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J Pharmacol Exp Ther. 2008 Mar;324(3):883-93. doi: 10.1124/jpet.107.120758. Epub 2007 Dec 28.

NAD+ and vitamin B3: from metabolism to therapies.

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  • 1Department of Pharmacology, Weill Medical College of Cornell University, 1300 York Avenue, New York, NY 10021, USA. aas2004@med.cornell.edu

Abstract

The role of NAD(+) metabolism in health and disease is of increased interest as the use of niacin (nicotinic acid) has emerged as a major therapy for treatment of hyperlipidemias and with the recognition that nicotinamide can protect tissues and NAD(+) metabolism in a variety of disease states, including ischemia/reperfusion. In addition, a growing body of evidence supports the view that NAD(+) metabolism regulates important biological effects, including lifespan. NAD(+) exerts potent effects through the poly(ADP-ribose) polymerases, mono-ADP-ribosyltransferases, and the recently characterized sirtuin enzymes. These enzymes catalyze protein modifications, such as ADP-ribosylation and deacetylation, leading to changes in protein function. These enzymes regulate apoptosis, DNA repair, stress resistance, metabolism, and endocrine signaling, suggesting that these enzymes and/or NAD(+) metabolism could be targeted for therapeutic benefit. This review considers current knowledge of NAD(+) metabolism in humans and microbes, including new insights into mechanisms that regulate NAD(+) biosynthetic pathways, current use of nicotinamide and nicotinic acid as pharmacological agents, and opportunities for drug design that are directed at modulation of NAD(+) biosynthesis for treatment of human disorders and infections.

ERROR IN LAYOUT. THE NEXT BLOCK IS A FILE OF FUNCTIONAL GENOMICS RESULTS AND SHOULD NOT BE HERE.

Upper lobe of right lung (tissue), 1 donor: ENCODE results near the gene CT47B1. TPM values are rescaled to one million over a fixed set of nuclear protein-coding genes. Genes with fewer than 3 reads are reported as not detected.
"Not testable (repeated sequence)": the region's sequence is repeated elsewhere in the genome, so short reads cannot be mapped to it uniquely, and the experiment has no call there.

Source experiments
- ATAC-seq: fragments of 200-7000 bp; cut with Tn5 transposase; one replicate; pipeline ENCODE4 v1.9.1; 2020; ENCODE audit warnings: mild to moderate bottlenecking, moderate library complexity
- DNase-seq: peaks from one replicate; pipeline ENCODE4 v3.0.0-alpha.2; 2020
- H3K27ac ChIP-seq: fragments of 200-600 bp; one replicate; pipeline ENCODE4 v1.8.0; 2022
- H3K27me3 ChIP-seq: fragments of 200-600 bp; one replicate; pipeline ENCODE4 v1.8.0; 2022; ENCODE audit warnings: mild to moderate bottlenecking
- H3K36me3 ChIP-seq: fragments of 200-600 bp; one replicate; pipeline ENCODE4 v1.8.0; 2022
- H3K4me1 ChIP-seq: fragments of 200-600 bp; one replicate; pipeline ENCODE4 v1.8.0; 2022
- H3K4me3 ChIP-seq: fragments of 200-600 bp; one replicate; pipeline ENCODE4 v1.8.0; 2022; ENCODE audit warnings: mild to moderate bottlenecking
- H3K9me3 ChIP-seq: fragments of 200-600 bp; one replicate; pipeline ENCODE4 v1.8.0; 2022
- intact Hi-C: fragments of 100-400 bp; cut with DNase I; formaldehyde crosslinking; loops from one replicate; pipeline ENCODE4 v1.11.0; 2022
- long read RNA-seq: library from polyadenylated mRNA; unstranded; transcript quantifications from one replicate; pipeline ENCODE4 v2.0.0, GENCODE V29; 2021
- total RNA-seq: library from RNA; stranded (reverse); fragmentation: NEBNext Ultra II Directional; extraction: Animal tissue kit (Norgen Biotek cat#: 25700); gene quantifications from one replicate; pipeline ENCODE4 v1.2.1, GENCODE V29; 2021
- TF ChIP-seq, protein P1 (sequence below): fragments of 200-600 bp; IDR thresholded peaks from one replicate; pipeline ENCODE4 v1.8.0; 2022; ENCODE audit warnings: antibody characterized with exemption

PMID:
18165311
[PubMed - indexed for MEDLINE]
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